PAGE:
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A Negro View Of The Crisis

A Negro View Of The Crisis image
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A few evenings since Fred Douglas spokc at Roohester on the crisis. He coneluded his nddreas by deciaring that tho only settlemont wliicli oan be made of our troubles will be by the destruction of the cause whioh has produeed the difficulty - slavery. Truc, tho government seema not to be doing anything to bring about this result directly ; but things are working. If the government is not ycton tho sido oí' the oppressed, events migbtier thau the governmcut aro bringing about that result. He had been asked : " What are you colored mea goiug to do ?" Ho answered, let a few colored regiments go down South and assist in setting their brothers free, and they could and would do this work effeetively for our government. He was veady to go; but this did uot imply much courage, for he kaew he would not be aecepted. The South aro wiser tu their generation than tho North. Black people are being made soldicrs cf at Montgomery. They piled tho sandbags and raised the batteries which drnve Major Audorson from Sumpter; but you Northerners are too aristocratie to marón by the side oí' a " nigger." But tho time may yet come when the President shall proclaim liberty through all the land. - The speaker argued that the eonstitution granted this power to Congrese That great statesman, John Quincey xVdams, oiice told the chivalry to their faees that the power to set slaves at liberty was olearly implied in tho war-making power There can be no peace or uuity iu this country while slavery exists.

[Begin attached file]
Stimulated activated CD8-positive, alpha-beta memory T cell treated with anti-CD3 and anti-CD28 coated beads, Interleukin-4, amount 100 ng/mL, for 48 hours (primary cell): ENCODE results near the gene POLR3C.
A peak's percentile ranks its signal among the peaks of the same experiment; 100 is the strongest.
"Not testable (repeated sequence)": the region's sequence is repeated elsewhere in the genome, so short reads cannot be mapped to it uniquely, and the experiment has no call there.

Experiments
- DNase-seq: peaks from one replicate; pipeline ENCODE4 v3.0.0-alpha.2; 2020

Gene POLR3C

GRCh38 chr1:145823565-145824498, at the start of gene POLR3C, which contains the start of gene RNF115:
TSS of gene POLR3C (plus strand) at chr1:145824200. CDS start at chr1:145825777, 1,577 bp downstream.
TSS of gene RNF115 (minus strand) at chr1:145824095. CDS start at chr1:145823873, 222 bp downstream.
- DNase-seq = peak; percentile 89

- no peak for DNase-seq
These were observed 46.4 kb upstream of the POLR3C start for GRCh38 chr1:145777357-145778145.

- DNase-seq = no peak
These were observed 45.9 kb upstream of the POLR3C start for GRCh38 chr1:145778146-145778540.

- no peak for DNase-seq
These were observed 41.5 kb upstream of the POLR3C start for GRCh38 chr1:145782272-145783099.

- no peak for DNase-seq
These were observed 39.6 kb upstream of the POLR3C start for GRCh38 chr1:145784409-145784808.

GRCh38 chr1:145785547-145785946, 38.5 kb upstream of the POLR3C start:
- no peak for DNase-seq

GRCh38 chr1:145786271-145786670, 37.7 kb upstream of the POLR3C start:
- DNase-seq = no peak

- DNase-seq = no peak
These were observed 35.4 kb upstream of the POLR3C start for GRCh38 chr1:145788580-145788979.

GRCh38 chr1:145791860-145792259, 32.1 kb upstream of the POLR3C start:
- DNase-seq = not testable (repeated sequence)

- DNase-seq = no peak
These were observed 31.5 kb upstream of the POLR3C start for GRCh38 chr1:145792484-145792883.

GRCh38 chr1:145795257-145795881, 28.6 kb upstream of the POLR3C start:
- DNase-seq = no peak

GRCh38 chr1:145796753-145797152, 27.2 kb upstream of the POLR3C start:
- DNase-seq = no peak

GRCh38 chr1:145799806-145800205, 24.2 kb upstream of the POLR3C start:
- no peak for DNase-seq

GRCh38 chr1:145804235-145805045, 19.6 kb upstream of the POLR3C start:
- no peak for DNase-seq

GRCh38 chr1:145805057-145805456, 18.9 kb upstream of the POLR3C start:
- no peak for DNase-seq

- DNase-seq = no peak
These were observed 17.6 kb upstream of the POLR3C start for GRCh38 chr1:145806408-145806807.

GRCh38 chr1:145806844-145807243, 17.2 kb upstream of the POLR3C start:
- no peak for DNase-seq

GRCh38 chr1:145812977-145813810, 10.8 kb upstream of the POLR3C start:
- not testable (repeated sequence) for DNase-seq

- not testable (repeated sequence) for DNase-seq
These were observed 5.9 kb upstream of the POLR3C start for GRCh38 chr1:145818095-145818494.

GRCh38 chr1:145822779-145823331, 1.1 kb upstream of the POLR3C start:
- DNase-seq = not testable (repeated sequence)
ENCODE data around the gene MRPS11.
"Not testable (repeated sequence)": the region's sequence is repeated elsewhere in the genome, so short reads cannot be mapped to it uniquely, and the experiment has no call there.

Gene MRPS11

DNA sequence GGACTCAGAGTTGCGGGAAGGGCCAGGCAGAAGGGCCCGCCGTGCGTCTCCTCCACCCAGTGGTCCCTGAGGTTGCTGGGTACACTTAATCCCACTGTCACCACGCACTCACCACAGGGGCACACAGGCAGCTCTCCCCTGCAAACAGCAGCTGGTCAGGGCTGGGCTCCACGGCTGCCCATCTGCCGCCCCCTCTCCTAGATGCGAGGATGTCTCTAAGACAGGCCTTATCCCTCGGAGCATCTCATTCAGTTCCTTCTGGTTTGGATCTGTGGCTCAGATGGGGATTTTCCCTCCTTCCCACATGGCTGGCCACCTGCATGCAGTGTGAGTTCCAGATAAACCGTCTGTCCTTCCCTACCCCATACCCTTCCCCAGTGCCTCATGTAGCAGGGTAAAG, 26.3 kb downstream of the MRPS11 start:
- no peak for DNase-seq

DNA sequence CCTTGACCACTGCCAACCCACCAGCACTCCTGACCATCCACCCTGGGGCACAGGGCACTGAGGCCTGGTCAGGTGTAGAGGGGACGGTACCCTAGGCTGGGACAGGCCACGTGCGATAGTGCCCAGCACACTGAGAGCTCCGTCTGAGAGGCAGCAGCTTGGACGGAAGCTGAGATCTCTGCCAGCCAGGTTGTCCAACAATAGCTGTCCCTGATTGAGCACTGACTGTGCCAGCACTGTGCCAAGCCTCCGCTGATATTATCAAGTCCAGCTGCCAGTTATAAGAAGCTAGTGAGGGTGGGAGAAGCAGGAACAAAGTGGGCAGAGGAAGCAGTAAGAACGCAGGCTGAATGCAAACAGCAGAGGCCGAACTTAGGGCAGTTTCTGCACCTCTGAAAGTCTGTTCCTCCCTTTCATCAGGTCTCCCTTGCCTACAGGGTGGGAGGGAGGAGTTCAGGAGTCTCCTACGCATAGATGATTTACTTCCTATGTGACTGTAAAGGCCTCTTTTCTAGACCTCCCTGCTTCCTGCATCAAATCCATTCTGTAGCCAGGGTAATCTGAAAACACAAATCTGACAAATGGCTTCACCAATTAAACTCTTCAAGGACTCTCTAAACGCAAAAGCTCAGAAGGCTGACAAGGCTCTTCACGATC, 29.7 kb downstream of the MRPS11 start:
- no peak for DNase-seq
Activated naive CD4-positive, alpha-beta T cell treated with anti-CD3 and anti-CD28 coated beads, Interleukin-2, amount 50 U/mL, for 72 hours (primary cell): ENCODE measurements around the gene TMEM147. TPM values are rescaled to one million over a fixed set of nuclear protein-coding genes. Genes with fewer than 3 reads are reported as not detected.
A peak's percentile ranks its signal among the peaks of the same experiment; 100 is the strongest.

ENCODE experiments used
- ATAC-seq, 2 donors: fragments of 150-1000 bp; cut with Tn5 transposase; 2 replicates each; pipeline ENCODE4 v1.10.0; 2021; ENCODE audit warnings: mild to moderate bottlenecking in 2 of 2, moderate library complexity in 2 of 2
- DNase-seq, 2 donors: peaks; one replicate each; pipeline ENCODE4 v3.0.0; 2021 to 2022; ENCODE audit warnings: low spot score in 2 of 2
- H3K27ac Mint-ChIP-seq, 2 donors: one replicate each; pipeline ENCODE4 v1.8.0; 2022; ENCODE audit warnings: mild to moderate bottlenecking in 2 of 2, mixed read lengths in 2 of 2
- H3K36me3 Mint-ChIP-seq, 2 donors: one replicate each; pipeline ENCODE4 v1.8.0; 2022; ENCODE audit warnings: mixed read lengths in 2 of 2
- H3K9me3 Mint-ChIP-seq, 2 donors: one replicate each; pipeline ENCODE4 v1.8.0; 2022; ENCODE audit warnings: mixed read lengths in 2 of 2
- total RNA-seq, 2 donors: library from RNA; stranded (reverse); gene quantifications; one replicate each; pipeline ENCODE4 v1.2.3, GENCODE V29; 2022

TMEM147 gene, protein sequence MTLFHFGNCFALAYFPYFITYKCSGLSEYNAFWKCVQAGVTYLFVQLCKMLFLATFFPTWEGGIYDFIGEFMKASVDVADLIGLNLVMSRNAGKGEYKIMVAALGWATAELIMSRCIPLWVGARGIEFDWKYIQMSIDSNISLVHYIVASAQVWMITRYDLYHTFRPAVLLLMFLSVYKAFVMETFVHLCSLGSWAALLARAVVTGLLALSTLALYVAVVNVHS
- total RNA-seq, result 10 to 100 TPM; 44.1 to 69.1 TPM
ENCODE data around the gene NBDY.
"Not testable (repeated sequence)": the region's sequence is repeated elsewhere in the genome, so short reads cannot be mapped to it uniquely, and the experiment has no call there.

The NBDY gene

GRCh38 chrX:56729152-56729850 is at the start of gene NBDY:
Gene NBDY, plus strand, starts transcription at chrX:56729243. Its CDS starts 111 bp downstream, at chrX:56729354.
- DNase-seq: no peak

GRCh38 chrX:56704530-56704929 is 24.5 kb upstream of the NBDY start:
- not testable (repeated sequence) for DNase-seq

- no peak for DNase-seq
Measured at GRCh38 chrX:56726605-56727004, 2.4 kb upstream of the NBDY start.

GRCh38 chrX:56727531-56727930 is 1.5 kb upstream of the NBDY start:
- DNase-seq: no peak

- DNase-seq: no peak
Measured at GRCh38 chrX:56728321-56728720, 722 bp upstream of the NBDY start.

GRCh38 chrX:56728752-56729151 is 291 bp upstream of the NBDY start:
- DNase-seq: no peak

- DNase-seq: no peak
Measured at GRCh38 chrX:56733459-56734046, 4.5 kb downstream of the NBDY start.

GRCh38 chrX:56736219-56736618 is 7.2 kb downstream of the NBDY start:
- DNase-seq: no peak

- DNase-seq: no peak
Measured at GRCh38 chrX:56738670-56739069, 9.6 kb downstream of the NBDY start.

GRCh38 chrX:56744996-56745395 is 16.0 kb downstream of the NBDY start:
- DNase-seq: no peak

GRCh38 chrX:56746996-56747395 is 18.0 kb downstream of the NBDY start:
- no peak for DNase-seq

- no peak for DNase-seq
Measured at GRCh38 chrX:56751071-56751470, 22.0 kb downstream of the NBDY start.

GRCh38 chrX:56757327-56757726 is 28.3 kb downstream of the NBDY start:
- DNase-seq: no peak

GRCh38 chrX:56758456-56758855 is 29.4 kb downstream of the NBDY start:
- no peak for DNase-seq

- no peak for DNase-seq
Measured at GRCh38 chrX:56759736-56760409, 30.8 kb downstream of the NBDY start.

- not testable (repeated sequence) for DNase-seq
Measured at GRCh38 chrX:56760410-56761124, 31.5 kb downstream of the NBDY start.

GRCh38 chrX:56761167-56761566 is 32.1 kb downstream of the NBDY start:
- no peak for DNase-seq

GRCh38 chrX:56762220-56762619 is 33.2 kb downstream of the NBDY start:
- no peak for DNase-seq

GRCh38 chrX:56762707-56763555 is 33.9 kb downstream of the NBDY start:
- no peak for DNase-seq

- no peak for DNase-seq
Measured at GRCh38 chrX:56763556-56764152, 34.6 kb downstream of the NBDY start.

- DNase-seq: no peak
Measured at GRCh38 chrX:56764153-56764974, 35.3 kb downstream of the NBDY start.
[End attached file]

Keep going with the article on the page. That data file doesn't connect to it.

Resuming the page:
Old News
Michigan Argus